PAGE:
Tuesday, January 10, 2017
10 Things You Should Know about Revival
(1) Revival cannot be scheduled. Revival cannot be predicted, but neither can it be precluded. There simply are no natural laws that guarantee revival. True revival is a sovereign work of God (Zech. 4:6). In other words, revival is always a miracle. Revival is not "in our pocket." Once we fall into the trap of thinking that revival is at our beck-and-call, we will begin to develop earthly strategies that we are convinced will produce the desired end. We will become sinfully pragmatic in the business of religion, as we justify virtually any tactic or method just so long as it gets "results". But this is precisely what we must avoid at all costs.
(2) Someone has defined revival as "a copious effusion of the influence of divine grace," i.e., a bountiful outpouring of the presence and power of the Holy Spirit. J. I. Packer defines revival as "a work of God by his Spirit through his word bringing the spiritually dead to living faith in Christ and renewing the inner life of Christians who have grown slack and sleepy" (Revival, 36). Or again, "Revival is God stirring the hearts of his people, visiting them . . . coming to dwell with them . . . returning to them . . . pouring out his Spirit on them . . . to quicken their consciences, show them their sins, and exalt his mercy . . . before their eyes" (Keep in Step with the Spirit, 256).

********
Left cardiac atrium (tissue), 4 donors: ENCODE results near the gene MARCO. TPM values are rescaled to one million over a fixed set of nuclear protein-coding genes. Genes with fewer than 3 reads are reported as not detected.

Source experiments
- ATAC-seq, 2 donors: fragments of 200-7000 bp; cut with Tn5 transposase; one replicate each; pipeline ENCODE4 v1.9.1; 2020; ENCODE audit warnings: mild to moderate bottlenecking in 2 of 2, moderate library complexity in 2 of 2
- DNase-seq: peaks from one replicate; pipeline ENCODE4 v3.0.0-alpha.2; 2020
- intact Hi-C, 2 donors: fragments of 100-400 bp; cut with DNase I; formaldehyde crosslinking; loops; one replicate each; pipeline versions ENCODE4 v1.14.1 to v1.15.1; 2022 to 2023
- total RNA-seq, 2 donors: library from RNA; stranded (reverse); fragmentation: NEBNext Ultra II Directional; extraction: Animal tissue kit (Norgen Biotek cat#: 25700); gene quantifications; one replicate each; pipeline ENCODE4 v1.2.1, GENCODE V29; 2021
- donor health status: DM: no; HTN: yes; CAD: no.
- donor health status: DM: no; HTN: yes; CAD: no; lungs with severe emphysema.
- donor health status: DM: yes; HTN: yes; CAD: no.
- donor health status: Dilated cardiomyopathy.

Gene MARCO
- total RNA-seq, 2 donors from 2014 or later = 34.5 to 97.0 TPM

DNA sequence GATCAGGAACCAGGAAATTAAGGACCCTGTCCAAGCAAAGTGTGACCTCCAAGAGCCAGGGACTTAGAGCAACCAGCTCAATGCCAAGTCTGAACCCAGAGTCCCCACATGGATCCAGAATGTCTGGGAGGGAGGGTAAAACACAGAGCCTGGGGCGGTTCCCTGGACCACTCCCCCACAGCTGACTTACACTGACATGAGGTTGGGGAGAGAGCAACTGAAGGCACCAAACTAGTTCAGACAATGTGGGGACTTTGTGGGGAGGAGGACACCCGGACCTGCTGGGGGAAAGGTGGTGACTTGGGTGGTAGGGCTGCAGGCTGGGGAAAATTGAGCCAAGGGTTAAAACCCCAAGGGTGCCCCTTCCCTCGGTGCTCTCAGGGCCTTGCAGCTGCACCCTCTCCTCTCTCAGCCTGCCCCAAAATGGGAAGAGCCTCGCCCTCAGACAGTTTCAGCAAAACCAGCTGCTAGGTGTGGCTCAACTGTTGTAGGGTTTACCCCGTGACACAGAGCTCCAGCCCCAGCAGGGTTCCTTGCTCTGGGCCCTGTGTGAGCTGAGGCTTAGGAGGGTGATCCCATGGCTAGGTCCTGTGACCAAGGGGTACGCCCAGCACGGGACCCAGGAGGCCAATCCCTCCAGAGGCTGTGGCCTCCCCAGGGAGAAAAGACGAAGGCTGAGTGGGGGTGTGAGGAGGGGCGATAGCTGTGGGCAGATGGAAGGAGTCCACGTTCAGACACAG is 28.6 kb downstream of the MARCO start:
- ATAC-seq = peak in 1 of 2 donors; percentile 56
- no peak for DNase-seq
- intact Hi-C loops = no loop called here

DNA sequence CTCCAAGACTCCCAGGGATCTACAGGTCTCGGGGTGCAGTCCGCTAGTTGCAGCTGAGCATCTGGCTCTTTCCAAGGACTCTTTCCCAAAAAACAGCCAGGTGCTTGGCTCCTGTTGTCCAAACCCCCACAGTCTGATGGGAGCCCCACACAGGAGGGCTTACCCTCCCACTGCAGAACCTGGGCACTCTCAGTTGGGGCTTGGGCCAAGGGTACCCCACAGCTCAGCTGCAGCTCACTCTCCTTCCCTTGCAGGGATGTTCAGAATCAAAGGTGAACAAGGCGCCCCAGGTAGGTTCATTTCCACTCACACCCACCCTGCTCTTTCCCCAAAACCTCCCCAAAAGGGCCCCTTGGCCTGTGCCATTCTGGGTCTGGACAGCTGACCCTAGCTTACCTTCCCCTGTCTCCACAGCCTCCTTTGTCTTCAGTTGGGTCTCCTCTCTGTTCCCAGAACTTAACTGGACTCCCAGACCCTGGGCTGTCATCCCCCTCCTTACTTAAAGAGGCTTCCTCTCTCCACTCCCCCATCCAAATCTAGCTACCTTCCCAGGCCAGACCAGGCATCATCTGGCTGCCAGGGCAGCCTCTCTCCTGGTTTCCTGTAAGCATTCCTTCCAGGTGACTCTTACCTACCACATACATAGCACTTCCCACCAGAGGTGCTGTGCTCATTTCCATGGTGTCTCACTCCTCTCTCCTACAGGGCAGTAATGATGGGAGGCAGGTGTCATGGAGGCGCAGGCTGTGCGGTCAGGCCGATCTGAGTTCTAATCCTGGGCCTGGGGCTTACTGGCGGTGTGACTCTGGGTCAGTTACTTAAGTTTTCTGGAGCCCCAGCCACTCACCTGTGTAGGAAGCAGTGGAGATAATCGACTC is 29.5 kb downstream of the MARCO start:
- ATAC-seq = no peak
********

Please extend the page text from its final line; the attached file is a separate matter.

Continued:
(3) True revival is a surprising work of God. This is because revival is a gracious work of God. No one deserves revival. One may never expect what one does not deserve. If God were not to send revival, no one could protest that an injustice had been done. That is why we must never demand revival, as if God were in our debt. God is not obligated to visit us with the refreshing waters of his presence. That he occasionally does is an expression of mercy. It is the compassion and loving kindness of God that accounts for revival. image
Full article here
More Observations on the Nature of True Revival
Added 1/12/17: A Dozen Additional Thoughts on the Nature of Revival and How People Respond to It